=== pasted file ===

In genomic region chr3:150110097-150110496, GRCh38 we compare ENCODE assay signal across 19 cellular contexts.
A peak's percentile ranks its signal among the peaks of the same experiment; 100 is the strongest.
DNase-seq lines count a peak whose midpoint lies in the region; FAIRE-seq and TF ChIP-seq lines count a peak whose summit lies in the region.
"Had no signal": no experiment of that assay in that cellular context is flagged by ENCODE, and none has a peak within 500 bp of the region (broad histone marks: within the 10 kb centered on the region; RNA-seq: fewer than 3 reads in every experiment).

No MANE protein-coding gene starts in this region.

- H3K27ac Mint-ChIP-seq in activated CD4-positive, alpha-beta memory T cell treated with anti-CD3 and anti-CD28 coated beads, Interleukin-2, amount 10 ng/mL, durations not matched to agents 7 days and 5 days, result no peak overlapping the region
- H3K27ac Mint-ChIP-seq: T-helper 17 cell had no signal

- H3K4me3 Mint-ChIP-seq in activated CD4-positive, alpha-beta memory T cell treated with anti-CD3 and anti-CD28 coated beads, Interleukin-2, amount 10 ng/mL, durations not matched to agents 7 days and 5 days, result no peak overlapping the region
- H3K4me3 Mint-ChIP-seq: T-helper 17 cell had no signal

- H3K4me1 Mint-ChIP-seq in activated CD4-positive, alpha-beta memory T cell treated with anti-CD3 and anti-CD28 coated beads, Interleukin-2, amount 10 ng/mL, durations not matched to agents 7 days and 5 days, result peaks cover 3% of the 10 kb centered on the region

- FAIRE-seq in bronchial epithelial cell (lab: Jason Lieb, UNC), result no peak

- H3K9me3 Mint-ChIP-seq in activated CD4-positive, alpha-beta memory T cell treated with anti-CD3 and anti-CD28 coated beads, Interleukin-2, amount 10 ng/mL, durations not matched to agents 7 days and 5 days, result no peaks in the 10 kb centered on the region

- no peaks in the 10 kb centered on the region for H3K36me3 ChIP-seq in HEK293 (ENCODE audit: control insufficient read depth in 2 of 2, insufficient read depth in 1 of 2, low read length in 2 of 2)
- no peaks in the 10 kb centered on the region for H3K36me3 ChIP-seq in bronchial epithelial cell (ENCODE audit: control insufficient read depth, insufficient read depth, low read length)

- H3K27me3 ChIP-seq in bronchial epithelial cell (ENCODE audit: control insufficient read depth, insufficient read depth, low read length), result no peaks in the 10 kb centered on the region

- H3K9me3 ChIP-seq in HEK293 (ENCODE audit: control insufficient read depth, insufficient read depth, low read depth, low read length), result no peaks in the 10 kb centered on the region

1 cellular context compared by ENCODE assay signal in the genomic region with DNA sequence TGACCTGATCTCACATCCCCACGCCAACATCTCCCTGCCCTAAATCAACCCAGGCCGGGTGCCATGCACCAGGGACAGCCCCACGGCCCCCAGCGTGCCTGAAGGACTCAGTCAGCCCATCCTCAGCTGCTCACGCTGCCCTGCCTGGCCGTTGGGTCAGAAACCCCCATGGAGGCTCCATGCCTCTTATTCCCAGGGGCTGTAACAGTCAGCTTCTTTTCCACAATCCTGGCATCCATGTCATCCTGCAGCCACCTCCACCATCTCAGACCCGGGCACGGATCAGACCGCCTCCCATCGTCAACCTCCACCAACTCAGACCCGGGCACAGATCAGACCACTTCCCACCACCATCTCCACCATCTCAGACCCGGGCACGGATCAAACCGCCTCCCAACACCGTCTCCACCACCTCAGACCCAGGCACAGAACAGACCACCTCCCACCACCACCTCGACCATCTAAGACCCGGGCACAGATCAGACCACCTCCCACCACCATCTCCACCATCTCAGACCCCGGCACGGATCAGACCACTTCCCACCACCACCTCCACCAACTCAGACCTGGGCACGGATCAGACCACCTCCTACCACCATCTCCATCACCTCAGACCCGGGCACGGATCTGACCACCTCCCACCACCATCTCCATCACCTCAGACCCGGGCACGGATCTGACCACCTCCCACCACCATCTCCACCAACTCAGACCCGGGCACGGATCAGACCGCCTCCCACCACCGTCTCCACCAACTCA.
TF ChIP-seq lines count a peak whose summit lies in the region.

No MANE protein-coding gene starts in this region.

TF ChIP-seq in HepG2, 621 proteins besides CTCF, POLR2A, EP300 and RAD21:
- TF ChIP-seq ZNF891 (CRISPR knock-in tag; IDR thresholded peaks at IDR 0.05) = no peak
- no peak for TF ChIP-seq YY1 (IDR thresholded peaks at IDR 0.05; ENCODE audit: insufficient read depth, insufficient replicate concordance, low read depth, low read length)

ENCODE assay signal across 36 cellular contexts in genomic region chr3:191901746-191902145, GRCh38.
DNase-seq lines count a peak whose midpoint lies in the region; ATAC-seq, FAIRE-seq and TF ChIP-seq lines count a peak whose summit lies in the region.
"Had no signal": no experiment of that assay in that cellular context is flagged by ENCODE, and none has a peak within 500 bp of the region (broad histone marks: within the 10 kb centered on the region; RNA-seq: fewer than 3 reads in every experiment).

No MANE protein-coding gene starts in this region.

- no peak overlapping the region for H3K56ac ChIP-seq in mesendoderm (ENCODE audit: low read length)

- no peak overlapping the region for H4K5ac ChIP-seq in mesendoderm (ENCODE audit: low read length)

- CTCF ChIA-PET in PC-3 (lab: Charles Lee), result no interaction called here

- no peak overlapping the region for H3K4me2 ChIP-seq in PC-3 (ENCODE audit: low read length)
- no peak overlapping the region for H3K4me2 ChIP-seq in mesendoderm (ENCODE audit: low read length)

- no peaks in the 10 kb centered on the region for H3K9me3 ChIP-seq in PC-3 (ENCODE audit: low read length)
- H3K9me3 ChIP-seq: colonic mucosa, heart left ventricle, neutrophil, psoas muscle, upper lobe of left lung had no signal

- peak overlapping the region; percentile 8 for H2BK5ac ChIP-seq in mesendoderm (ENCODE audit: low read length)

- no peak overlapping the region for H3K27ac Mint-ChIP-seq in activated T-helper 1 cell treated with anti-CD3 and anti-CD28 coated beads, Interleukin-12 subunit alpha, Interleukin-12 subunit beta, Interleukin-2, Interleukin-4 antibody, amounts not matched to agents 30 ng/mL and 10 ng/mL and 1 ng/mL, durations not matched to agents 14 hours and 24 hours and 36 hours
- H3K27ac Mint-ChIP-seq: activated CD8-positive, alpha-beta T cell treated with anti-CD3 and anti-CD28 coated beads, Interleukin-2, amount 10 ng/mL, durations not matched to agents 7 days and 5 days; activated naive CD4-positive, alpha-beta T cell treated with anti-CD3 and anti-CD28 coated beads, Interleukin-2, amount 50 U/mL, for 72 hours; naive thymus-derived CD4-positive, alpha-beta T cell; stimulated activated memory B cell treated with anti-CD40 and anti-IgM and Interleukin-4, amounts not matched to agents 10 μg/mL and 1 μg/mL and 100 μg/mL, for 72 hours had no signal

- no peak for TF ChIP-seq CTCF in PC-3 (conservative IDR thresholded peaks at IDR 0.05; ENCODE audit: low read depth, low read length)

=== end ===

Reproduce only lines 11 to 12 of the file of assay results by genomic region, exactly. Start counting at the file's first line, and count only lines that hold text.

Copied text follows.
- FAIRE-seq in bronchial epithelial cell (lab: Jason Lieb, UNC), result no peak

- H3K9me3 Mint-ChIP-seq in activated CD4-positive, alpha-beta memory T cell treated with anti-CD3 and anti-CD28 coated beads, Interleukin-2, amount 10 ng/mL, durations not matched to agents 7 days and 5 days, result no peaks in the 10 kb centered on the region